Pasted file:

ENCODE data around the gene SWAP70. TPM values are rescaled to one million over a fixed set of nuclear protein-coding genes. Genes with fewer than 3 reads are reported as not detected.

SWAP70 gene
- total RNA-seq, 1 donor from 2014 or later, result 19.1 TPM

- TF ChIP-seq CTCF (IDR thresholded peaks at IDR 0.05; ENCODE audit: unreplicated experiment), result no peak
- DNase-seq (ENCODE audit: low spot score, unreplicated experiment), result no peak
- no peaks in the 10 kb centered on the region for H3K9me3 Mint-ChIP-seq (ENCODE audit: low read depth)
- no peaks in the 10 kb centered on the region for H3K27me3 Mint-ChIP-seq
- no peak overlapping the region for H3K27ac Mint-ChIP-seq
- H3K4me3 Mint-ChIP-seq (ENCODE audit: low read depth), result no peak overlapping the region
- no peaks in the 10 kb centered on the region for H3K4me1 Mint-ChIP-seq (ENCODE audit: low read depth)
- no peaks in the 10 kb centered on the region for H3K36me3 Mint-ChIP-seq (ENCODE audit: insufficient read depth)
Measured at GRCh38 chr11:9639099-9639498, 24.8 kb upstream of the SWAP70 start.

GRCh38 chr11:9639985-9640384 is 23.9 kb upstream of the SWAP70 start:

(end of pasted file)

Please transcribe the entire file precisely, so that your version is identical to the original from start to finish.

ENCODE data around the gene SWAP70. TPM values are rescaled to one million over a fixed set of nuclear protein-coding genes. Genes with fewer than 3 reads are reported as not detected.

SWAP70 gene
- total RNA-seq, 1 donor from 2014 or later, result 19.1 TPM

- TF ChIP-seq CTCF (IDR thresholded peaks at IDR 0.05; ENCODE audit: unreplicated experiment), result no peak
- DNase-seq (ENCODE audit: low spot score, unreplicated experiment), result no peak
- no peaks in the 10 kb centered on the region for H3K9me3 Mint-ChIP-seq (ENCODE audit: low read depth)
- no peaks in the 10 kb centered on the region for H3K27me3 Mint-ChIP-seq
- no peak overlapping the region for H3K27ac Mint-ChIP-seq
- H3K4me3 Mint-ChIP-seq (ENCODE audit: low read depth), result no peak overlapping the region
- no peaks in the 10 kb centered on the region for H3K4me1 Mint-ChIP-seq (ENCODE audit: low read depth)
- no peaks in the 10 kb centered on the region for H3K36me3 Mint-ChIP-seq (ENCODE audit: insufficient read depth)
Measured at GRCh38 chr11:9639099-9639498, 24.8 kb upstream of the SWAP70 start.

GRCh38 chr11:9639985-9640384 is 23.9 kb upstream of the SWAP70 start: